On 31 October 2017, the disreputable web site Freedum Junkshun published a fake news article claiming that two of Hillary Clinton's employees were arrested for destroying evidence related to a probe launched by House Republicans in response to several Trump allegations:
Hillary Clinton is really worried about something. On Monday afternoon, FBI and local law enforcement surrounded a Clinton Foundation office in Ettleboro, North Dakota.
Recently, Hillary Clinton was ordered by Congress to preserve all records related to her sale of Uranium to Russia when she was Secretary of State, and law enforcement received a tip that some of her underlings were not obeying that order. Breitbart News reports:
Authorities arrested Jon Crawford, 23, and Elizabeth Palmer, 27, for allegedly tampering with evidence. The FBI received a tip from within the Clinton Foundation office that some staffers were shredding documents and that two hard drives had been taken from the office in defiance of the order from the Congressional Committee.
There are a number of ways to tell that this story is a work of fiction.
For one, the Breitbart article cited by Freedum Junkshun does not exist. The web site linked to Breitbart's home page, not a specific article, and our search for news about the arrest of "Jon Crawford" and "Elizabeth Palmer" on Breitbart came up empty handed.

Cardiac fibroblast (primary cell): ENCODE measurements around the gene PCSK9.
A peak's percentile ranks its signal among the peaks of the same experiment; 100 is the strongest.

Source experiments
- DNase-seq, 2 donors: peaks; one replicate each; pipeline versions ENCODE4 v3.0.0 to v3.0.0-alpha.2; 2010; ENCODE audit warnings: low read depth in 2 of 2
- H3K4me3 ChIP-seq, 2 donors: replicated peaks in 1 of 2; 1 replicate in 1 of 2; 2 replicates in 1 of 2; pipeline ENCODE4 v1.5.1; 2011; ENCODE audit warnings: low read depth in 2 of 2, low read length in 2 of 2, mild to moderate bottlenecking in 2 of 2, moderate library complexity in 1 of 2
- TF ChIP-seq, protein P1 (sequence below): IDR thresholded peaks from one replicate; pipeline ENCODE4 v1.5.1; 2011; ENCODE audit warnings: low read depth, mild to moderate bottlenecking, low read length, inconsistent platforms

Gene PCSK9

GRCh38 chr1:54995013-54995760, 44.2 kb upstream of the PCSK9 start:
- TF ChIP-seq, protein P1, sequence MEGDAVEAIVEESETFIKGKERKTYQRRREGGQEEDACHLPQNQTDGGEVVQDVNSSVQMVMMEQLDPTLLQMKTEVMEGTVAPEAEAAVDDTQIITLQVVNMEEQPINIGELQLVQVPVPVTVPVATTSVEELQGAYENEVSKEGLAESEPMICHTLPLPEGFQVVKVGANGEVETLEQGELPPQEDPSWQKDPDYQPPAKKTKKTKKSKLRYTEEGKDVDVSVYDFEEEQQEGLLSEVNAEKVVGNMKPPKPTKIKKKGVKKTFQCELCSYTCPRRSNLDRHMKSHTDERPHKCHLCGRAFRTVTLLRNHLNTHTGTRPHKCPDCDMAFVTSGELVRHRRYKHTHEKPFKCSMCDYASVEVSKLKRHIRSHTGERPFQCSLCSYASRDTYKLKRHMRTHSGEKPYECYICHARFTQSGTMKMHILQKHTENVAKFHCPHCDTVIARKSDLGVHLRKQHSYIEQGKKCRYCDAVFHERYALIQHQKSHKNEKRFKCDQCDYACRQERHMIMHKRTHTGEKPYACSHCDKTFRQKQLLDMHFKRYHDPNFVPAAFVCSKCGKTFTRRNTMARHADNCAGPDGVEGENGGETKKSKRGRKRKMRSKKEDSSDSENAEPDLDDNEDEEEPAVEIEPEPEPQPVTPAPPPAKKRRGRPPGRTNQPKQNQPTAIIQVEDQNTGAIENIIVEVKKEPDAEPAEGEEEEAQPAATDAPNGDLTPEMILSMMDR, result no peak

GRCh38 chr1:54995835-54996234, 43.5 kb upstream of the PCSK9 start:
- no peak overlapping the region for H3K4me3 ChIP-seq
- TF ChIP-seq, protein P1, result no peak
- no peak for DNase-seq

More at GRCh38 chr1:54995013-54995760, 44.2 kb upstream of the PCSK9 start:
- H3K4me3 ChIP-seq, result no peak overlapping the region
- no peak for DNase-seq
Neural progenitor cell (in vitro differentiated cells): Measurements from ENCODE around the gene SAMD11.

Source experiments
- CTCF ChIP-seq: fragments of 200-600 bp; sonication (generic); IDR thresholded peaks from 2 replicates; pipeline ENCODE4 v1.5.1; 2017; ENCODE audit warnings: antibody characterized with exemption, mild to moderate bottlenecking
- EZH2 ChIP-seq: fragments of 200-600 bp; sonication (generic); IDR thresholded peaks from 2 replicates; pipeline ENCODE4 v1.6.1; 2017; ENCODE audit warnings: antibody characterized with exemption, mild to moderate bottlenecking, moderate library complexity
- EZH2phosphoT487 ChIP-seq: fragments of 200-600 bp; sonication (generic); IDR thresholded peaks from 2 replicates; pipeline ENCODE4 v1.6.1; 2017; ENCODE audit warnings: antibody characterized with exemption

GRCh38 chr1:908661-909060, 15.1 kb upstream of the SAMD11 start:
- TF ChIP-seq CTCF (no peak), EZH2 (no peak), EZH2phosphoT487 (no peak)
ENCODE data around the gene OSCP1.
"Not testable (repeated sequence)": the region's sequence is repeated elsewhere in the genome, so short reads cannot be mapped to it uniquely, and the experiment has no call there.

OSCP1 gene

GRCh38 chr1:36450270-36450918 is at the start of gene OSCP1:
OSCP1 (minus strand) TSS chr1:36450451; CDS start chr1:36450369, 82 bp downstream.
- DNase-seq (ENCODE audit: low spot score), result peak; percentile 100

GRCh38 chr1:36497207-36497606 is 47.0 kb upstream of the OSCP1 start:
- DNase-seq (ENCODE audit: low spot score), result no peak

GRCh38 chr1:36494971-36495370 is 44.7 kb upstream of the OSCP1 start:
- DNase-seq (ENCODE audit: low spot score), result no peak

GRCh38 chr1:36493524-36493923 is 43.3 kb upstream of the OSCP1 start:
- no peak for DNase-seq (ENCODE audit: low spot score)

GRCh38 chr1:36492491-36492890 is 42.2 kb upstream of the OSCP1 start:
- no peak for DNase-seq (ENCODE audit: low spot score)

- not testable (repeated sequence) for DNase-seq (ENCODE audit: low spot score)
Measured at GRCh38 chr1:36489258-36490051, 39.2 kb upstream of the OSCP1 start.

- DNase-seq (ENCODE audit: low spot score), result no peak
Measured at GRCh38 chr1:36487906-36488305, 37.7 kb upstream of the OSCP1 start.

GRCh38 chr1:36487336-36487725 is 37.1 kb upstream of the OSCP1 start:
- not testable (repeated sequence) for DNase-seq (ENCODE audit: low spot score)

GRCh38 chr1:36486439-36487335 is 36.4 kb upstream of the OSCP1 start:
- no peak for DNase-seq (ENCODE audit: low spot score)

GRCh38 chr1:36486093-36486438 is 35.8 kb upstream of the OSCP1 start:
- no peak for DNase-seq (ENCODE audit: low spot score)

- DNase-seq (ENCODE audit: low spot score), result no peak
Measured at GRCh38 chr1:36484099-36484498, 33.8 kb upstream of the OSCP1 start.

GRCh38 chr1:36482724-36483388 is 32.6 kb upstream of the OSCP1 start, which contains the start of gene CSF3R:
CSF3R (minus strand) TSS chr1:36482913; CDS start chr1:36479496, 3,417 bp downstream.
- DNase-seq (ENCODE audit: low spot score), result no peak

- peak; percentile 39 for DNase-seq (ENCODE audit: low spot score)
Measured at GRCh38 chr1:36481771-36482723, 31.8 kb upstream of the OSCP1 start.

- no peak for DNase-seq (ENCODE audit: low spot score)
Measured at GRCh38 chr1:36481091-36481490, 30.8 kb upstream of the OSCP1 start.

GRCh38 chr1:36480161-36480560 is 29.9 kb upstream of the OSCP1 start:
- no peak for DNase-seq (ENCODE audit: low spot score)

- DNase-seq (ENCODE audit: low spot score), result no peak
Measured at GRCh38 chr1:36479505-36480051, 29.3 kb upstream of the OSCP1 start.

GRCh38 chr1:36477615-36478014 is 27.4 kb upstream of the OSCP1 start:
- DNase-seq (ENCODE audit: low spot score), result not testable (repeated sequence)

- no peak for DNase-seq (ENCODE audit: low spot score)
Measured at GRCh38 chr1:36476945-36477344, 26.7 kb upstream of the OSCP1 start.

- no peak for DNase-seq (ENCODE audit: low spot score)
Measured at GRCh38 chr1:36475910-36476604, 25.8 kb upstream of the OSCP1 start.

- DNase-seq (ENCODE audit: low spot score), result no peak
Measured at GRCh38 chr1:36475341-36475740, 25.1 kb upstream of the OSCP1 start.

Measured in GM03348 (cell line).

Second, the image purportedly showing two Clinton employees getting arrested for destroying evidence is actually several years old. The earliest posting of this photograph we could uncover came from the "Popular Resistance" Twitter account on 3 November 2014 and purportedly shows two people getting arrested during a protest against the Federal Energy Regulatory Commission:
Homeland Security arrests protestors from #FERCblockade! They should arrest @FERC because #fercdoesntwork pic.twitter.com/TfnWtSocAF
— Popular Resistance (@PopResistance) November 3, 2014
Lastly, Freedum Junkshun is a well-known fake news web site that has a history of publishing misinformation. The web site carries a "satire" tag in the footer of the web site and states in its "About" section that all of their articles should be considered fictitious:
Freedom Crossroads uses facts that don’t exist and relies more on imagination than the truth. In fact, there is likely no truth at all in what you will read here. All of our articles are basically a crock of doody and should be considered satirical whimsies for today’s aging conservative. All people, places, names and images should be considered fictitious or fictitious representations.